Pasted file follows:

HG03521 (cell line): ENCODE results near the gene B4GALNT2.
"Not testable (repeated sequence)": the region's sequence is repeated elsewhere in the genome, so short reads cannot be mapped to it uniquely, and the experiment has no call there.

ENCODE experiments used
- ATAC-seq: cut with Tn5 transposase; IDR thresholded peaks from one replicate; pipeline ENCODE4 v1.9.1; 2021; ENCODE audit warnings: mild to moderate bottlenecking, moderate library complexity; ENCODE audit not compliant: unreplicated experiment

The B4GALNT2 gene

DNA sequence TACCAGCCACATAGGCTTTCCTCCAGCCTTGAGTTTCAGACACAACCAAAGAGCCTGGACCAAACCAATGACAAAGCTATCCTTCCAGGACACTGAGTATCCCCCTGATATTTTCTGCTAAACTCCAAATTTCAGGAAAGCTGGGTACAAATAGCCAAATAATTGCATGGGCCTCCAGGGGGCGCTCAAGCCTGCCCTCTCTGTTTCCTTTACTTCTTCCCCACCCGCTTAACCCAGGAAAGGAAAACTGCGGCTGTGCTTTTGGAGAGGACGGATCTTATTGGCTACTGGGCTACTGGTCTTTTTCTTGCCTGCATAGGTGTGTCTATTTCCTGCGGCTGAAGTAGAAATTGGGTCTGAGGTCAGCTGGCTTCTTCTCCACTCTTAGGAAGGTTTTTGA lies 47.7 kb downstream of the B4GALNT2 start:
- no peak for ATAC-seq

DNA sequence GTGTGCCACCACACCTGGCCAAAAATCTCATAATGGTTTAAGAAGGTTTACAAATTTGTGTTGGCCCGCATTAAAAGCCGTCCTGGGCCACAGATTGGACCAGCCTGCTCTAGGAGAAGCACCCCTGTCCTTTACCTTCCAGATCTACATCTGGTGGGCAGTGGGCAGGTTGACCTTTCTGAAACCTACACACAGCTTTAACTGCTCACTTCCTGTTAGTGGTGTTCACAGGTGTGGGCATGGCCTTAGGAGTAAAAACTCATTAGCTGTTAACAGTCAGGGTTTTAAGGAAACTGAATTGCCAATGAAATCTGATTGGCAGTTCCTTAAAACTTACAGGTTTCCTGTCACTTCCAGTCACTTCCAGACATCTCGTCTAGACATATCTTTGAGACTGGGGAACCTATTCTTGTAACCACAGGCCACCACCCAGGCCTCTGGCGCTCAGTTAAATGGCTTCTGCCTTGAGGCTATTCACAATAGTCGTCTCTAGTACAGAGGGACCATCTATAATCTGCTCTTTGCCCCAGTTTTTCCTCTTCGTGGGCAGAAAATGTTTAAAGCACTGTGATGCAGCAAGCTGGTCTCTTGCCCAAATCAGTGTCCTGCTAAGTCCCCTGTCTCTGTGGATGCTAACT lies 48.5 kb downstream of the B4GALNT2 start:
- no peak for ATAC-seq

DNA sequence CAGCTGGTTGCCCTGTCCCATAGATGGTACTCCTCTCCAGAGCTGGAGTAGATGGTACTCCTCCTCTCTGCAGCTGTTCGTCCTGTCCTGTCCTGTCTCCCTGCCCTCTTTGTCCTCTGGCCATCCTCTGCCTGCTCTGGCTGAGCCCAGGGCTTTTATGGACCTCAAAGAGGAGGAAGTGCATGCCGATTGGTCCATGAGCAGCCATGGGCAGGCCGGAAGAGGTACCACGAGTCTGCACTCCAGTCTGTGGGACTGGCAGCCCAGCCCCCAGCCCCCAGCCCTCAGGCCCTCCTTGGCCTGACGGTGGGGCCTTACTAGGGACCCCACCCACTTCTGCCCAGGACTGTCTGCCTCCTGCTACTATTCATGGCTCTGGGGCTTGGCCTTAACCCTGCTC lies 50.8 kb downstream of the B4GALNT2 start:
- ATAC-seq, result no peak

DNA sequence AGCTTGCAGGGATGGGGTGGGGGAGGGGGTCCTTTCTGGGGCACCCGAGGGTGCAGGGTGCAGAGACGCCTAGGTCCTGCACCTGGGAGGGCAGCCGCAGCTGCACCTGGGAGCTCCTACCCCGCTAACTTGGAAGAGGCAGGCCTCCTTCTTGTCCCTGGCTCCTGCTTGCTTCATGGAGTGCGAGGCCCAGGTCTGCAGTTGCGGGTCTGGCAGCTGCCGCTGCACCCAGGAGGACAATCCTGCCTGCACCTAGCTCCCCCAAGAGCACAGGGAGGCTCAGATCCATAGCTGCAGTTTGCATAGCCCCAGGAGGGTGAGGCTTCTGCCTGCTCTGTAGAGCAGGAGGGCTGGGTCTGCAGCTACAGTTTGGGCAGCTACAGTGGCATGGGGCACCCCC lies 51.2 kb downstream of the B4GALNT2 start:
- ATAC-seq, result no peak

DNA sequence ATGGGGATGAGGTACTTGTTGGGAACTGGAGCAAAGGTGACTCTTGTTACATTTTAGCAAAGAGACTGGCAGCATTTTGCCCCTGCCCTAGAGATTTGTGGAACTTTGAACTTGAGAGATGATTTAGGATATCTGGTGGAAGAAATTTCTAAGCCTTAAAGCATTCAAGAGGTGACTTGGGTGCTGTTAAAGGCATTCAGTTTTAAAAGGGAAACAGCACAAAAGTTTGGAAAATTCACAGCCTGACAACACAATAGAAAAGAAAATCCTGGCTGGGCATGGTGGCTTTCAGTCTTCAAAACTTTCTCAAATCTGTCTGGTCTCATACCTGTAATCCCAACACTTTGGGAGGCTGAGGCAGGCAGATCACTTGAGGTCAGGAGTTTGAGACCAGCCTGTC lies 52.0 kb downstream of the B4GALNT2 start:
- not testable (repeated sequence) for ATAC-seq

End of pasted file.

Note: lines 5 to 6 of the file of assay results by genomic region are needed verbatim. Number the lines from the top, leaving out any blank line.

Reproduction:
The B4GALNT2 gene

DNA sequence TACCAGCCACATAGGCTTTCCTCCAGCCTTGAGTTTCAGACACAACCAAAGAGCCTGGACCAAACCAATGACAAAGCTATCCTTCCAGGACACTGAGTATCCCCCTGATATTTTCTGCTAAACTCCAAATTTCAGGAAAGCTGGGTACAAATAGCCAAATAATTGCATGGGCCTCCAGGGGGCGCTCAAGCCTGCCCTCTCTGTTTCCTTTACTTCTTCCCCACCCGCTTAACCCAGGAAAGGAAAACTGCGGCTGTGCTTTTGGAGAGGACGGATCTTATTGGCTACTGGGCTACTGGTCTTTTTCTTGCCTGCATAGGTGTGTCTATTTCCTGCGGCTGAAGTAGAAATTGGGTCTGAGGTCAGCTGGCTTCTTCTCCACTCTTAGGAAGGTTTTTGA lies 47.7 kb downstream of the B4GALNT2 start: